“[Take the example of pheromones. They can be used in integrated crop protection to perform insect counts. Thus the farmer detects the presence and quantity of insects. If the infestation threshold is reached then an intervention is triggered. Conversely, if it doesn’t pass that point, the use of insecticide is not necessary. This practice makes it possible to reduce the quantity of treatments by identifying the presence of the insect and by verifying whether the nuisance threshold is reached or not.] “

This practice would be very useful for “integrated pest management”.

“[Integrated pest management is nothing new. INRAE ​​and the technical institutes have worked a lot on this principle and this work continues.] The first examples that I have in mind are the larvae of ladybugs to control aphids or the use of trichogramma. This technique is used to control the corn borer, a caterpillar that ravages the ears of corn. In the wild, natural pests of moths, microwasps, have been observed.] They lay their eggs in moth eggs. So they will completely wipe out the corn borer at the egg stage and prevent the borer population from having adverse effects on corn. [This technique has been around for over 30 years and is widely used.] “

However, these products would also be subject to an expensive authorization process:

“[Just because it’s a natural solution doesn’t mean it’s not without risk. Authorization procedures before placing products on the market exist precisely to ensure that crop protection solutions do not present an unacceptable risk to humans or the environment under the recommended conditions of use. The authorization processes are indeed long and expensive, but this is precisely to ensure that the solutions that will be placed on the market offer the necessary guarantees of efficiency and security.]”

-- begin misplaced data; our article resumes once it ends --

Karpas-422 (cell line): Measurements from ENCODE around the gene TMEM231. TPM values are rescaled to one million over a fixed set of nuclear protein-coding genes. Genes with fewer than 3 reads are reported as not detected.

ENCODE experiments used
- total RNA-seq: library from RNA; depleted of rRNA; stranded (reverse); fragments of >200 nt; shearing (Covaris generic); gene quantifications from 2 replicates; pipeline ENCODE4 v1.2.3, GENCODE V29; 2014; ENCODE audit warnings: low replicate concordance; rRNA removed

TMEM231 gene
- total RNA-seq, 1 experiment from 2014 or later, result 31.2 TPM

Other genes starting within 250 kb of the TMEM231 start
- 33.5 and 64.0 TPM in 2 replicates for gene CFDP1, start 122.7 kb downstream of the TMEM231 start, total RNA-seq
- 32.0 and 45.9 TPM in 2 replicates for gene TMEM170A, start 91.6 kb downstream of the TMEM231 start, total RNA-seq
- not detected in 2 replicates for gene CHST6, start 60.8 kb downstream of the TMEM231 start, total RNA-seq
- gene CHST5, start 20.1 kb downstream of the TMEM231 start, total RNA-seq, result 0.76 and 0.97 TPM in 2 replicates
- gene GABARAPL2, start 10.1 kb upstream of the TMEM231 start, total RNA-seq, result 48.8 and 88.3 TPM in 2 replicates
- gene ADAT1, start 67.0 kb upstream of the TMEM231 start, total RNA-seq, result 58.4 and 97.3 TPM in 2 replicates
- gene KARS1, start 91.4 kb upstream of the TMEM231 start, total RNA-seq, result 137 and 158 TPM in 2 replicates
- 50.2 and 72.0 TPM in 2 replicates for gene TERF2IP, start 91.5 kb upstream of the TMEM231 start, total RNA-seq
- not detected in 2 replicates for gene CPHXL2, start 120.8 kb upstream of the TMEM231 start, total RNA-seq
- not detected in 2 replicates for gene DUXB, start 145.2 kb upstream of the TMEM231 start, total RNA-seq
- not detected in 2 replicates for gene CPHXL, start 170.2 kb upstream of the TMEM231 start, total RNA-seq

The director even considers that, “perhaps in the future”, we will no longer speak “of insecticides, but of insect repellents, that is to say, of substances, based on what is already done naturally, which could ward off insects […], without necessarily killing them.” Farmers are said to be using more and more biocontrol products, the share of these products having risen from less than 7% of phytosanitary sales in 2010 to more than 20% in 2020.

On this topic, Terre-Net writes :

“Product sales in 2018 break down as follows: 63% natural substances, 19% chemical mediators, 11% macro-organisms and 7% micro-organisms. In terms of targets, insecticides and fungicides are the most represented with respectively 39 and 32%. Herbicides (16%) and molluscicides (6%) follow.”

Source: Terre-Net

We can also mention decision support software, which makes it possible to optimize production and therefore to use, at constant yields, fewer pesticides, and are a growing solution.

Page bibliography:

  • DiBartolomeis, Michael, Susan Kegley, Pierre Mineau, Rosemarie Radford, and Kendra Klein. “An Assessment of Acute Insecticide Toxicity Loading (AITL) of Chemical Pesticides Used on Agricultural Land in the United States.” PLOS ONE 14, no. 8 (août 2019): e0220029.